Allegan Township resident stands on what he's calling "lawn art," on display on his property at 30th Street and 118th Avenue.These mowers are not for sale, but they are on display.Santa was added to the display Thursday, June 19.

'Lawn art' displayed after township rules local home business can't show wares

Ryan Lewis, Editor

Perhaps in a bid to poke fun at a recent township ruling, Allegan Township resident Gary Clark says the latest display in his yard is “lawn art.”

Clark has run a repair business out of his home at the corner of 118th Avenue and 30th Street for more than three decades. He recently attempted to appeal a May township planning commission decision that restricted where he could display items for sale in his yard.

That appeal was pre-empted by a zoning board of appeals clarification of the township ordinance that governs home occupations. The ZBA’s June 17 decision said the ordinance did not allow any openly visible displays of products for businesses such as his.

The ZBA then voted to render his appeal moot, saying the planning commission acted incorrectly in granting Clark a special use to display items in the first place.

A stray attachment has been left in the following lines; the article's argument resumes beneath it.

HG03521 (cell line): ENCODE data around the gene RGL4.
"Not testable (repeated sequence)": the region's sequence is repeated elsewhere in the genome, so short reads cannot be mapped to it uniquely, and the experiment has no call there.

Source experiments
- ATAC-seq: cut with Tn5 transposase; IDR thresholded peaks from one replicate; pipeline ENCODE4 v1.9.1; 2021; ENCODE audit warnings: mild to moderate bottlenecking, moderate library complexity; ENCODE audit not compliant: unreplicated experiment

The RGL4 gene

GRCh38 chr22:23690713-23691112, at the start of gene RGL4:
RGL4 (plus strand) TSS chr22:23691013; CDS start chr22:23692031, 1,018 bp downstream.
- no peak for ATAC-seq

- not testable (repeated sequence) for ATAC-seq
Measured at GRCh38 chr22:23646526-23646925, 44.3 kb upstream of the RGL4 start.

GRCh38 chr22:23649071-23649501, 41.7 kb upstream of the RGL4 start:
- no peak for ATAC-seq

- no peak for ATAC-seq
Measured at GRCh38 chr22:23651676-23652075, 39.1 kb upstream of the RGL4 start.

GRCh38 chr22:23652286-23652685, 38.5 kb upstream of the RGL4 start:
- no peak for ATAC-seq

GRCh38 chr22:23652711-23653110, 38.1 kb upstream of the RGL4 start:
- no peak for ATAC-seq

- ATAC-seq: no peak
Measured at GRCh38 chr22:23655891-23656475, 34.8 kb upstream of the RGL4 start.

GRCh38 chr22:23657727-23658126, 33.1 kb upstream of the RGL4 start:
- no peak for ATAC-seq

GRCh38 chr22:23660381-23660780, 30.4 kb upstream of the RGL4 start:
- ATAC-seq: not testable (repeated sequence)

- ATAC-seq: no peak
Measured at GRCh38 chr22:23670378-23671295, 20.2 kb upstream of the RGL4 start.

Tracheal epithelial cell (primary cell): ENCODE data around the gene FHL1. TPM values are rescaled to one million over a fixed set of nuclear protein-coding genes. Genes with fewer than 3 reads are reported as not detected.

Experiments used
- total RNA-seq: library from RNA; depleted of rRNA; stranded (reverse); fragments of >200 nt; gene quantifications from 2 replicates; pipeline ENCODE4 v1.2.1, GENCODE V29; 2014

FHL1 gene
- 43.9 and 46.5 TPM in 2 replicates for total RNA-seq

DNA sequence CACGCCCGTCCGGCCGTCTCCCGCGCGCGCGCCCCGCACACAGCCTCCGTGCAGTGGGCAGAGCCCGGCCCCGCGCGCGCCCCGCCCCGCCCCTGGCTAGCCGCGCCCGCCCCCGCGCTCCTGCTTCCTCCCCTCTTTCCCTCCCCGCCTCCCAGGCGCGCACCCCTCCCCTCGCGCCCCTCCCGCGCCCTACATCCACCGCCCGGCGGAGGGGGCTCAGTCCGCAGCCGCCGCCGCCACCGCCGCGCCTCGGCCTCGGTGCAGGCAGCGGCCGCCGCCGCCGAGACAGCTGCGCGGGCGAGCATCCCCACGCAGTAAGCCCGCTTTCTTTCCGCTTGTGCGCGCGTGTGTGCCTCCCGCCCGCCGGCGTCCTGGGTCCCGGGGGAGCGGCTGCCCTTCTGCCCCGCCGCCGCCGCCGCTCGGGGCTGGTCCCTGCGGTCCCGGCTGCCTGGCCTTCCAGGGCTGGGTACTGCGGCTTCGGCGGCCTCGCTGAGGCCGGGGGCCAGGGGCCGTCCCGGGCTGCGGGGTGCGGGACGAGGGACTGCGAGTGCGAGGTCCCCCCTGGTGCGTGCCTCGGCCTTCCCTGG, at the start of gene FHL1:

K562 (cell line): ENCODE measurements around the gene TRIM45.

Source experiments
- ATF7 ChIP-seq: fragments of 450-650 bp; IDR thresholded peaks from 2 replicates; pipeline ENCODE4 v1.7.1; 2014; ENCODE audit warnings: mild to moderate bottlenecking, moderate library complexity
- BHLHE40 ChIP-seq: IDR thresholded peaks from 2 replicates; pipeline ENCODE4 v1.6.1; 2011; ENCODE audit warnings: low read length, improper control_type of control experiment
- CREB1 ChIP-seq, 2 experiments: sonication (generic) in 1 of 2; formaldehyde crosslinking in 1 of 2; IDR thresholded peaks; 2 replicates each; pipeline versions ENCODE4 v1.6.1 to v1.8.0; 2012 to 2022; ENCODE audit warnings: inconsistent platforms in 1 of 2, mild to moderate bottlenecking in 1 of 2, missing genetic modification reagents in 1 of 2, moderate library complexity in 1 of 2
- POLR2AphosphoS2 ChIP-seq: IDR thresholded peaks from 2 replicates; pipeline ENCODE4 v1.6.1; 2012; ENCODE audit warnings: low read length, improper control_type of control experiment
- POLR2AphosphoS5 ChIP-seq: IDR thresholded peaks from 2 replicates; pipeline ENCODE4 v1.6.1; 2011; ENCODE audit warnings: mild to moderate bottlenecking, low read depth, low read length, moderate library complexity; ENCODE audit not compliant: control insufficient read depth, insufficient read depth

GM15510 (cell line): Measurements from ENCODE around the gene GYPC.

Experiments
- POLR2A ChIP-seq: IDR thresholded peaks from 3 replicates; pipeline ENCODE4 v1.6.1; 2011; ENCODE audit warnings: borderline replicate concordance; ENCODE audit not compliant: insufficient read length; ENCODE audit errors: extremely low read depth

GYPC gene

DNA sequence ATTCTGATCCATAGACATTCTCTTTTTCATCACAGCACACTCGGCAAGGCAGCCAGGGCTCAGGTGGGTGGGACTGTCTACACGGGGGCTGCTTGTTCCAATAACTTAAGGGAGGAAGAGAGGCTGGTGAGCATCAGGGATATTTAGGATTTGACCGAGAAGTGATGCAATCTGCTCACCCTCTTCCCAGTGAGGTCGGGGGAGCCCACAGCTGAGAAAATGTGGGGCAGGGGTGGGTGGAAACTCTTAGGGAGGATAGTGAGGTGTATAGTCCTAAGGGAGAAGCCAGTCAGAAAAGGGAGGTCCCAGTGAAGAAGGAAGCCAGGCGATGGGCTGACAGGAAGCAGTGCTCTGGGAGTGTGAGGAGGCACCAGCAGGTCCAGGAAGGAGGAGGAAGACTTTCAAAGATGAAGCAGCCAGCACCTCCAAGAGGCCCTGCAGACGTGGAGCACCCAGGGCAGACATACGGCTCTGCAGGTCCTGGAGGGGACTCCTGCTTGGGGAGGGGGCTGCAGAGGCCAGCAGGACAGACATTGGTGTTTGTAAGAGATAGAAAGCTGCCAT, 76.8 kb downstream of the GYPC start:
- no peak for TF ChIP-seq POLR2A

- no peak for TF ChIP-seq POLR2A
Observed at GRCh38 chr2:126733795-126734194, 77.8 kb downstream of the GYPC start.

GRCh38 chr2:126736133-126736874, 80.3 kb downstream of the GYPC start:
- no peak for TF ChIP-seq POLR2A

Clark’s “yard art” consists of several lawnmowers in disrepair hanging from a boat launch Clark had previously displayed for sale.

Clark said Thursday, June 19, he had hung the mowers up Wednesday; Thursday, he topped the display off with a riding mower and Christmas-decoration Santa.

“People have been stopping and laughing like crazy, seeing the humor in it,” Clark said. “A state cop and sheriff’s deputy have both passed by and given a thumbs-up.”

He said the support he’s received in the last month has been overwhelming.

“So many people are stopping by, it’s hard to get much work done,” he said.

Further up the lawn are several mowers he continues to have on display for sale. Clark said no one had yet stopped by to cite him for his apparent violation of the ordinance.

With no further appeals possible through the township, he said he is waiting for the minutes of the June 17 ZBA meeting to be approved before he decides whether or not to take the matter to court.

“This country was built on people able to run their business. It just comes down to them taking away rights, and that ain’t right,” Clark said.

Standard procedure in enforcing ordinance violations, as previously described to The Allegan County News by township supervisor Steve Schulz, involves contacting property owners by mail or in person and simply asking them to comply. Schulz is also the township’s zoning administrator.

“Sometimes, we’ve sent several letters,” he said, before citations are written.

Citations would be municipal civil infractions with fines ranging from $75 to $500 for a first offense; a fourth offense would incur the maximum $500 fine.


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